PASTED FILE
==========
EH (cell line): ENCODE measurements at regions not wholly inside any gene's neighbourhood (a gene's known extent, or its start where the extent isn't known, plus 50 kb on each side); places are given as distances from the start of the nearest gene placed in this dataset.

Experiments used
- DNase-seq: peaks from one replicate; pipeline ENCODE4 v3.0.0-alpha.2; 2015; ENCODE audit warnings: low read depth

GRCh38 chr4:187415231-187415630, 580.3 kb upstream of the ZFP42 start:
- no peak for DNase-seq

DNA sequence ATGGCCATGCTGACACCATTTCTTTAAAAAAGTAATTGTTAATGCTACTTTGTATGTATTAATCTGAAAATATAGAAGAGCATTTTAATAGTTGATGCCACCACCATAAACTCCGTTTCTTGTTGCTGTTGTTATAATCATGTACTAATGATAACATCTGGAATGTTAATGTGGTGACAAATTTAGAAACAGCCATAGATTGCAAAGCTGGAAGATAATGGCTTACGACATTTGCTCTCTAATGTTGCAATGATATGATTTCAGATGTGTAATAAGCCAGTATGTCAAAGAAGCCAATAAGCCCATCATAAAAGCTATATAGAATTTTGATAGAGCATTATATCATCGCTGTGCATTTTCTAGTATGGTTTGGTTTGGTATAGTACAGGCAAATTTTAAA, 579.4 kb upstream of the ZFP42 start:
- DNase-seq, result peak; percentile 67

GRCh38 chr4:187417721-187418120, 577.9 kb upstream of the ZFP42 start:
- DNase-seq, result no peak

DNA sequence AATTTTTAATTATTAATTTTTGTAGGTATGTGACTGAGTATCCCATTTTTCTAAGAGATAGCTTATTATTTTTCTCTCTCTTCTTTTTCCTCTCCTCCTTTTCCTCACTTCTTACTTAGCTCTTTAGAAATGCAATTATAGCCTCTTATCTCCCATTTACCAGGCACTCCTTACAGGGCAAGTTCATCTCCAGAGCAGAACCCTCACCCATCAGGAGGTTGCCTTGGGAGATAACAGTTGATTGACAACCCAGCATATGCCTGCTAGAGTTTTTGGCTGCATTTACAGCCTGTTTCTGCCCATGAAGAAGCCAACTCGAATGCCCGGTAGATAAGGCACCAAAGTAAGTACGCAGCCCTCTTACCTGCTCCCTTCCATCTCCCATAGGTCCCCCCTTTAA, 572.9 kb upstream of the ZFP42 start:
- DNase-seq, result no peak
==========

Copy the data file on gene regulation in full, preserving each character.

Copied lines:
EH (cell line): ENCODE measurements at regions not wholly inside any gene's neighbourhood (a gene's known extent, or its start where the extent isn't known, plus 50 kb on each side); places are given as distances from the start of the nearest gene placed in this dataset.

Experiments used
- DNase-seq: peaks from one replicate; pipeline ENCODE4 v3.0.0-alpha.2; 2015; ENCODE audit warnings: low read depth

GRCh38 chr4:187415231-187415630, 580.3 kb upstream of the ZFP42 start:
- no peak for DNase-seq

DNA sequence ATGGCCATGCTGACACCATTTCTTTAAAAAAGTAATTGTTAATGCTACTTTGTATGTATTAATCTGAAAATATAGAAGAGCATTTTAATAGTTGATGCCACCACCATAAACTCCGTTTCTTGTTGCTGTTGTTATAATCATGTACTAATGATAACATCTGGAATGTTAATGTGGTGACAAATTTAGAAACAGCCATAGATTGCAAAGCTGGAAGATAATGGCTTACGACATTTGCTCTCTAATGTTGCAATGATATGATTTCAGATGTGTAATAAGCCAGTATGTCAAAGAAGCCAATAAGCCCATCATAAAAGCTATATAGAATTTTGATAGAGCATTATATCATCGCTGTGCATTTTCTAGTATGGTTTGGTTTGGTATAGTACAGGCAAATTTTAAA, 579.4 kb upstream of the ZFP42 start:
- DNase-seq, result peak; percentile 67

GRCh38 chr4:187417721-187418120, 577.9 kb upstream of the ZFP42 start:
- DNase-seq, result no peak

DNA sequence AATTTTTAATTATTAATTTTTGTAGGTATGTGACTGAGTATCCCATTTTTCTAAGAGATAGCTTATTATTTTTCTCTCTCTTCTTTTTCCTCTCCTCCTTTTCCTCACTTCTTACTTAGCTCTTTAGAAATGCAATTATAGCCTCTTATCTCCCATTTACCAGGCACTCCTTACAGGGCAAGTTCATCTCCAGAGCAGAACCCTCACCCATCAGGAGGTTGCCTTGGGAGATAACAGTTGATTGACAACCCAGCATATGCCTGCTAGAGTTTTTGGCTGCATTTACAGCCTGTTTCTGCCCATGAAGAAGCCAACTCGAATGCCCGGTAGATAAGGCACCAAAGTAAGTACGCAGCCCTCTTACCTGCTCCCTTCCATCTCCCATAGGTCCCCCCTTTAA, 572.9 kb upstream of the ZFP42 start:
- DNase-seq, result no peak